Continue reading “It’s The Balls! 2021-2022 LaLiga round-up.”

No Karim no party?

Real Madrid’s decision to wear black for the clásico at home – unprecedented if you ignore the time they once wore pink – gave the headline writers some cheap and instant metaphors for their weekend round-ups.  The obvious one being that they’d dressed up for their 120 year anniversary with a kit designed for the occasion, but ended the game in funeral colours.  Madrid remain nine points clear of Sevilla who could only draw at home to Real Sociedad, but the 0-4 result says a lot about this season’s rather curious dynamic.

Continue reading “No Karim no party?”

Good day Barça sunshine

If Real Madrid win their visit to Mallorca on Monday night – or if by the time you’re reading this they already have – you might be tempted to conclude that the race for the title, if thus it can be called, is over.  In truth it hasn’t really been a race, and Sevilla don’t really look as though they can sustain any meaningful challenge now, with ten games to go. If Mallorca were to surprise us all, then hope might spring eternal, but it would still be a long shot.  Even a bad result in next Sunday’s clásico for the leaders – entirely possible given Barcelona’s current form but equally improbable given their visit to Turkey on Thursday – would not cripple Madrid’s pretensions.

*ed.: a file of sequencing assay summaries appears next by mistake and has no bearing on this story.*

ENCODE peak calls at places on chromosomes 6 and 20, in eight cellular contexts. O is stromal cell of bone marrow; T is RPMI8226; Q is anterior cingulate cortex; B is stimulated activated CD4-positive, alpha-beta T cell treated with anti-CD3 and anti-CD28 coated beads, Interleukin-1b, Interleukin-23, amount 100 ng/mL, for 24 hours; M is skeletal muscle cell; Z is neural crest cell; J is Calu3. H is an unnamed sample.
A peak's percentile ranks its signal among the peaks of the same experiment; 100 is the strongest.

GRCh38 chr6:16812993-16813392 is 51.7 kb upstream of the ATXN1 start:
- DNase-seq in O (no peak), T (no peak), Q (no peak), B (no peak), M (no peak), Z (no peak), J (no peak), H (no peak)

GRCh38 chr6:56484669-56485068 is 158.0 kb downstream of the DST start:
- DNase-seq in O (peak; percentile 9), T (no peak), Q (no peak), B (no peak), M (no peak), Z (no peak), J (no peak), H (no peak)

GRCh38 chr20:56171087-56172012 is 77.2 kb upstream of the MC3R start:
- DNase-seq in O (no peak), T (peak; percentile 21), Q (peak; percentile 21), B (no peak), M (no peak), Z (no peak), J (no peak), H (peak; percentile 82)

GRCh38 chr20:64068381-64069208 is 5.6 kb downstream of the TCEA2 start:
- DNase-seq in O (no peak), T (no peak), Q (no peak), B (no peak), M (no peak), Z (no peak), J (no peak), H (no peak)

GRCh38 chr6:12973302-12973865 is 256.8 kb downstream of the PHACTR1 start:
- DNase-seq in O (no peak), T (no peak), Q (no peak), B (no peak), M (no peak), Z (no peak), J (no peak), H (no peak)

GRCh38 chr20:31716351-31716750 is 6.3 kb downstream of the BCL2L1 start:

Continue reading “Good day Barça sunshine”

Of cows’ arses and banjos

Funny old thing, isn’t it – the way that certain teams become a byword for a certain approach, or a certain ability – and then they suddenly forget how to do it, for no apparent reason?  But football’s a funny old game, and that’s why we love it so.  I refer principally to the rather splendid game at the Wanda on Saturday which saw Atlético Madrid, desperate for a tranquil victory as in their duller but effective days of yore, win 4-3 at the death with ten men on the pitch.  Suddenly they can’t defend, but they can score. As the Spanish say, ‘Mundo al revés’ (It’s a topsy-turvy world).    They’ve now shipped eleven in the last four games, and ice-man Oblak has suddenly turned all fallible, as if it had been a sham all along. 

Continue reading “Of cows’ arses and banjos”

Oh Dani Boy

Oh what a lovely weekend, with lots of interesting games and results to keep LaLiga lovers happy – where the sun finally broke through the clouds at Barcelona, shining on the Catalan paupers as they fielded their glossy new collection of Premier League rejects.  Only Griezmann was missing from the party, but Luis Suarez did manage to score against his old mates, even apologising as he ran back to the centre-circle…….but nobody seemed particularly interested.

Continue reading “Oh Dani Boy”